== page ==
3. Pour egg mixture into the top pan of a double boiler and place over the boiling water. Reduce heat until water is simmering and stir the egg mixture often for the first 5 minutes. Continue stirring constantly until mixture thickens slightly and coats the back of a spoon. This may take 10-20 minutes depending on the temperature of the water. NOTE: Do not overcook or boil mixture because the egg will separate and scramble! The temperature only needs to reach 160°F for eggs to be safely cooked.

4. Remove top pan from heat and allow to cool for 5-10 minutes, stirring occasionally. Add vanilla and stir to combine. Refrigerate custard until serving time. If desired, the custard can be served warm, but it is usually served chilled either alone or over fruit. It is wonderful over fresh orange slices or any combination of fruit salad.

Nutritional Information per ½ cup serving (fruit not included): 96 calories, 6 g carbohydrate, 4.6 g total fat, 2 g saturated fat, 120.6 mg sodium, 0.1 g fiber, 5.2 g protein.

*To reduce the fat even further, you can replace 2 whole eggs with ½ cup egg substitute (such as Egg Beaters). This will change the nutritional information per serving slightly to 86.8 g calories, 5.8 g carbohydrate, 3.7 g total fat, 1.7 g saturated fat, 130 mg sodium, 0.1 g fiber, 5.5 g protein.

Recipe by Kathy Sheehan, copyright 2011. Inspired by my grandmother Gaga's recipe taken from her handwritten recipe notebook from the 1940's.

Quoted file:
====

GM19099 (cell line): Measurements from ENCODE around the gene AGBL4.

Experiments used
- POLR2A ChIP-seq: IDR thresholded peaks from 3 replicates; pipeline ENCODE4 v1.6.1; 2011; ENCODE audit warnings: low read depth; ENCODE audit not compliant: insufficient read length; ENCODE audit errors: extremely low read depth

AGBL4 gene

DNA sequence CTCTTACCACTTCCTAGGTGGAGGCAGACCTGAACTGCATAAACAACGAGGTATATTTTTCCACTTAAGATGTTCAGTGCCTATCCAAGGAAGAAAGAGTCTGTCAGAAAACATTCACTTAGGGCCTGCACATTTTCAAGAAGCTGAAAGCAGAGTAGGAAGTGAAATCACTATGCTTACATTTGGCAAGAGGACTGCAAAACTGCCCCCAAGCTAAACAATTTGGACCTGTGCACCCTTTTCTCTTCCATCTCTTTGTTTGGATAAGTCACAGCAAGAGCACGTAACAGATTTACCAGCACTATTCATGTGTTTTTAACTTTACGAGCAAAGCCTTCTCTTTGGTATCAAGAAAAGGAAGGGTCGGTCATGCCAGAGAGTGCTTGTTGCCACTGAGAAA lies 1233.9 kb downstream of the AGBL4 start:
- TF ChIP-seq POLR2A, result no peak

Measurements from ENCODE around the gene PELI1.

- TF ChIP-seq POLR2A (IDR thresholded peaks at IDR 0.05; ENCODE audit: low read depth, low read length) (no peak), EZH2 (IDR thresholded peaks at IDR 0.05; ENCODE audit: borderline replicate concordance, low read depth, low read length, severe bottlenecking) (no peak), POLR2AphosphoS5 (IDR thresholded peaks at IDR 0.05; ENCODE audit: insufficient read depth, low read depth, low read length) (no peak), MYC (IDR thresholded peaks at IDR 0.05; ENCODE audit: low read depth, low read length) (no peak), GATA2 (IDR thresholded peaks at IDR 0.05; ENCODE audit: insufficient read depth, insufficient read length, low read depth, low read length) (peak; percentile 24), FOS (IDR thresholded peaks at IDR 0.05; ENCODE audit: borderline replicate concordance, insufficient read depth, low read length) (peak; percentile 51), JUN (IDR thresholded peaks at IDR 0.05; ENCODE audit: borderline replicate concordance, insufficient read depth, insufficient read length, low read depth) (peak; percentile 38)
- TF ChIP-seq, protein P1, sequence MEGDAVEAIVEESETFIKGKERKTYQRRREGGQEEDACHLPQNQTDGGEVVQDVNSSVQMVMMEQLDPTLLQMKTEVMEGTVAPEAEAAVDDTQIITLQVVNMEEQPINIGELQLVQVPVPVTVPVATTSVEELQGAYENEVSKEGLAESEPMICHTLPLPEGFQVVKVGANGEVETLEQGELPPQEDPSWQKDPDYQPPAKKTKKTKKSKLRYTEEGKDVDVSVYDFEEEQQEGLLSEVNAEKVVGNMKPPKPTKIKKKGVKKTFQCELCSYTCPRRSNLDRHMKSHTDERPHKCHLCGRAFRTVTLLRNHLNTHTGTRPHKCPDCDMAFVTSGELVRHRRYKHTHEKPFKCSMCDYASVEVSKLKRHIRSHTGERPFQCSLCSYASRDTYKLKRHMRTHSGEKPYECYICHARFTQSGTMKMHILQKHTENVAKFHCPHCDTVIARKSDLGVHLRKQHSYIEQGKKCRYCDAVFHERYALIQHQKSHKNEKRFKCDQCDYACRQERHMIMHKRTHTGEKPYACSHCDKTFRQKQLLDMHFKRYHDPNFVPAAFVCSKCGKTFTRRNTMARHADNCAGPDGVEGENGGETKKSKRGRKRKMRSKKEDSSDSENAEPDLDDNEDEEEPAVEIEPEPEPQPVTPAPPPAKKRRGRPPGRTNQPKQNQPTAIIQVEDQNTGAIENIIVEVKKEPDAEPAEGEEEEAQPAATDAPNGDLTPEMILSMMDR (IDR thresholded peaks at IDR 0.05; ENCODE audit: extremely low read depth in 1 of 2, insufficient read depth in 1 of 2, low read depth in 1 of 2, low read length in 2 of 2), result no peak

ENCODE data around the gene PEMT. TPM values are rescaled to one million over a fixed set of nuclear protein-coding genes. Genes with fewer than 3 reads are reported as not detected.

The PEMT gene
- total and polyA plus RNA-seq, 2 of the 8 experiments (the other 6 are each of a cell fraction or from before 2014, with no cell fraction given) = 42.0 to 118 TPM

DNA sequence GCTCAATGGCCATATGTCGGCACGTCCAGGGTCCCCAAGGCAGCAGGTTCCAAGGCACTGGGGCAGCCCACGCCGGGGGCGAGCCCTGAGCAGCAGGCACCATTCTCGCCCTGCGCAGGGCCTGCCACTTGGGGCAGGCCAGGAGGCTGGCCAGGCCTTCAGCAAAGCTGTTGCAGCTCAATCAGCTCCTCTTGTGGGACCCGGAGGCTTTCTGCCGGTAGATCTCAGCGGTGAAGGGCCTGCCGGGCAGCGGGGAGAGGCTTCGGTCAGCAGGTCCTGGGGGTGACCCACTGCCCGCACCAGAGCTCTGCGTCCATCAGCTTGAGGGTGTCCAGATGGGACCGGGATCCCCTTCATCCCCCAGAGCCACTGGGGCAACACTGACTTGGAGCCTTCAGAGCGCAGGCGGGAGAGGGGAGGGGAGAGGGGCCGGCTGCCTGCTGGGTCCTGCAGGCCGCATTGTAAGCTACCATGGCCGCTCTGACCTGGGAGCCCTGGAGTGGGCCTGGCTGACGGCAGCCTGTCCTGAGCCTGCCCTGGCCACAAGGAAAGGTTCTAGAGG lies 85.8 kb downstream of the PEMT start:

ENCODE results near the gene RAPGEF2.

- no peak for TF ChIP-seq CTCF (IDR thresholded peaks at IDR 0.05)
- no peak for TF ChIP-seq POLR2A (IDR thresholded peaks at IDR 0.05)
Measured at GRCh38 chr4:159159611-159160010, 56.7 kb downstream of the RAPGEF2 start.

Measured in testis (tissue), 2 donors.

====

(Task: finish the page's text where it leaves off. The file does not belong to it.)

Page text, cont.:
How does this compare to my grandmother's recipe? This recipe contains significantly fewer calories and carbohydrate compared to the traditional recipe that calls for whole milk and sugar. For comparison, the nutritional information for the same size serving of the traditional recipe is 168.8 calories, 25.3 g carbohydrate, 5.2 g total fat, 2.5 g saturated fat, 106 mg sodium, 0 g fiber, 5.9 g protein.

Friday, April 15, 2011

Spiced Up Carrot Muffins

What bunny wouldn't love these? Made with a pound of sweet carrots, these Southwestern-style muffins are a good source of beta carotene and provide a half serving of vegetables in every muffin! They are partially sweetened with agave nectar, which is similar to a light cactus honey. (It's not as thick as regular honey, but almost as sweet.) You can find agave nectar in health food stores and many regular grocery stores due to its increasing popularity. Another benefit of these muffins is obtained by the tiny amount of cayenne, which is known to increase metabolism. By using almond flour for half of the wheat flour in a traditional muffin recipe, the carbs are cut by over 30%! They're not too sweet and they have a little spicy kick from the cayenne, which makes them an excellent side with grilled meat, chicken or fish. I also enjoy them as a snack in the afternoon. Recently, I served these at a pot luck dinner and they were well received by my guests, each wondering about the unusual combination of flavors. No one could believe they were a "diet" muffin, and neither will you!